The S&P500 returned over 20% since the November 8, 2016 Presidential election. The investment community attributes the increase to strong and synchronized global growth, earnings growth, and business optimism due to the possibility of corporate tax cuts and reduced regulation.
In fact, as determined by FactSet, analysts estimate that S&P500 earnings will grow by 11% in 2017 and 10% in 2018. A back of the envelope calculation shows that an increase in earnings has already been discounted by the market (1.10*1.11=1.22 or 22%) through 2018. This is also evident via the 12-month forward P/E multiple (below). This multiple is calculated by taking a weighted monthly average of the Wall Street analyst's earnings estimates for the current and next year. It then divides the price of the market by the 12-month forward estimate. This year the multiple has expanded from 16.94 to 18.00, indicating that 6.3% out of the 17% advance YTD is attributed to multiple expansion. This indicates that almost 40% of this year's advance is due to multiple expansion, not to a fundamental improvement in earnings.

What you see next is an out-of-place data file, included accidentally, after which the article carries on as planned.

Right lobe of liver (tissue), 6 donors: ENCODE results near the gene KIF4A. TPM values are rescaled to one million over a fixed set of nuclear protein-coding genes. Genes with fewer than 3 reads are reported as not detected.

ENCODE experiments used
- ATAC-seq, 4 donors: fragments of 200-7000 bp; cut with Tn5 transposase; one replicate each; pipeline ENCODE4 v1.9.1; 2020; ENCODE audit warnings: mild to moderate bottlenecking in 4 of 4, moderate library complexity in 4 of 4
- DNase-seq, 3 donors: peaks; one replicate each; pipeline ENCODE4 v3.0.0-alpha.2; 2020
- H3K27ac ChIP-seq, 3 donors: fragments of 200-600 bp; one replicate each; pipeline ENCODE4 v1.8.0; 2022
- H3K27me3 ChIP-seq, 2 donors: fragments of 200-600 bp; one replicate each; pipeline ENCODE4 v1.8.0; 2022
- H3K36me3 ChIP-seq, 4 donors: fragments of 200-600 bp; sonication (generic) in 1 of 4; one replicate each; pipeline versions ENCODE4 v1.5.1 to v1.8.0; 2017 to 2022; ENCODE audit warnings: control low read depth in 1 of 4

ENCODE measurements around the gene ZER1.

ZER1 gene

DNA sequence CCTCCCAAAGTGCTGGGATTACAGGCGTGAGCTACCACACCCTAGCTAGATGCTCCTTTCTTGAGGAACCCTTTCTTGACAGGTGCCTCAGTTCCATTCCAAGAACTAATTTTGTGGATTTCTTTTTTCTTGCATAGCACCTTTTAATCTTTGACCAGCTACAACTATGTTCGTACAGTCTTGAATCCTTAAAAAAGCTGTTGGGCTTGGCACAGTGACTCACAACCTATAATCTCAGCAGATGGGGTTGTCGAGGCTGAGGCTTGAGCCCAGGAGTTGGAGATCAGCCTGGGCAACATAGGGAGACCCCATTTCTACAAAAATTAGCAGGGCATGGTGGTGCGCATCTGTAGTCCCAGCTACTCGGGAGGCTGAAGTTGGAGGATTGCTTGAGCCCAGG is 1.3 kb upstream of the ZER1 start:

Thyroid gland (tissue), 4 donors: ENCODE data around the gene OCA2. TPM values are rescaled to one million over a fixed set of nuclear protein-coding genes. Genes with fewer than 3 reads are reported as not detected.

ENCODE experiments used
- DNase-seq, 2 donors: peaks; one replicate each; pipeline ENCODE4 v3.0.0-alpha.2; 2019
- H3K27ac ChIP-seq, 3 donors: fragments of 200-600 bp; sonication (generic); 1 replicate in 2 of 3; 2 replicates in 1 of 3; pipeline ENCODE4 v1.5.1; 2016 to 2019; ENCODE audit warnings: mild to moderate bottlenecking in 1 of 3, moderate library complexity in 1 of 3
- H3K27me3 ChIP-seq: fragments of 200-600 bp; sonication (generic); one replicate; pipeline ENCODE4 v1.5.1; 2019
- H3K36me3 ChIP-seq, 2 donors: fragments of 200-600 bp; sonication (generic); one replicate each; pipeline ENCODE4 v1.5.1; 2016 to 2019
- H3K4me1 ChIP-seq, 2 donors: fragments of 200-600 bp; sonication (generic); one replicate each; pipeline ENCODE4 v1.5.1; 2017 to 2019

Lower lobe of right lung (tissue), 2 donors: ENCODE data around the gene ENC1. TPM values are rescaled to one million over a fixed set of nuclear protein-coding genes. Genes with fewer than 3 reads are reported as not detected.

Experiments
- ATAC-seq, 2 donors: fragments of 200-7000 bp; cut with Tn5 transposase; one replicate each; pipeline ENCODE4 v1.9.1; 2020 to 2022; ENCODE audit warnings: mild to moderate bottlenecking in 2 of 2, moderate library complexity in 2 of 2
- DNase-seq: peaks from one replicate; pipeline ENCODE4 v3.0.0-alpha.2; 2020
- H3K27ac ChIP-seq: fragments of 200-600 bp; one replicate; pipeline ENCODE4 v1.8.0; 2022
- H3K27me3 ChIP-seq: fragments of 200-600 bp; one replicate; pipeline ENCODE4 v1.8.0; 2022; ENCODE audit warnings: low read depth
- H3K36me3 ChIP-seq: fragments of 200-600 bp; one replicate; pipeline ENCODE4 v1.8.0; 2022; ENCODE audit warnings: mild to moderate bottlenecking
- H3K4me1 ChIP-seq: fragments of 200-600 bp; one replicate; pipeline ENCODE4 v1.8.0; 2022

The Stuyvesant Earnings and Dividend Discount Model uses a cyclical P/E ratio, 5 year earnings forecast, and 5 year dividend growth to calculate present value. Since 2015, the price-to-present value metric trended upwards for the Dow30 (below). Currently it stands at 104% of present-value. Usually we avoid adding a stock to our core list unless it trades at 90% of present value. As such, the Dow30 would have to decline by 14% before it qualified as a buy. This indicates that the price of the Dow30 largely discounts Wall Street's 5-year earnings growth at the prevailing discount rate.
Moreover, the breadth of the Dow30 (below) confirms the overvaluation. The percentage of constituents that are fully valued (PV > 100%) stands at 60%. This indicates the overvaluation is not confined to a few outliers, but a majority of securities. Moreover, 24 stocks or 80% of the Dow30 trade at a premium to our 90% investment threshold.
In a market that is broadly overvalued, it is pertinent to selectively take profits in order to reduce risk.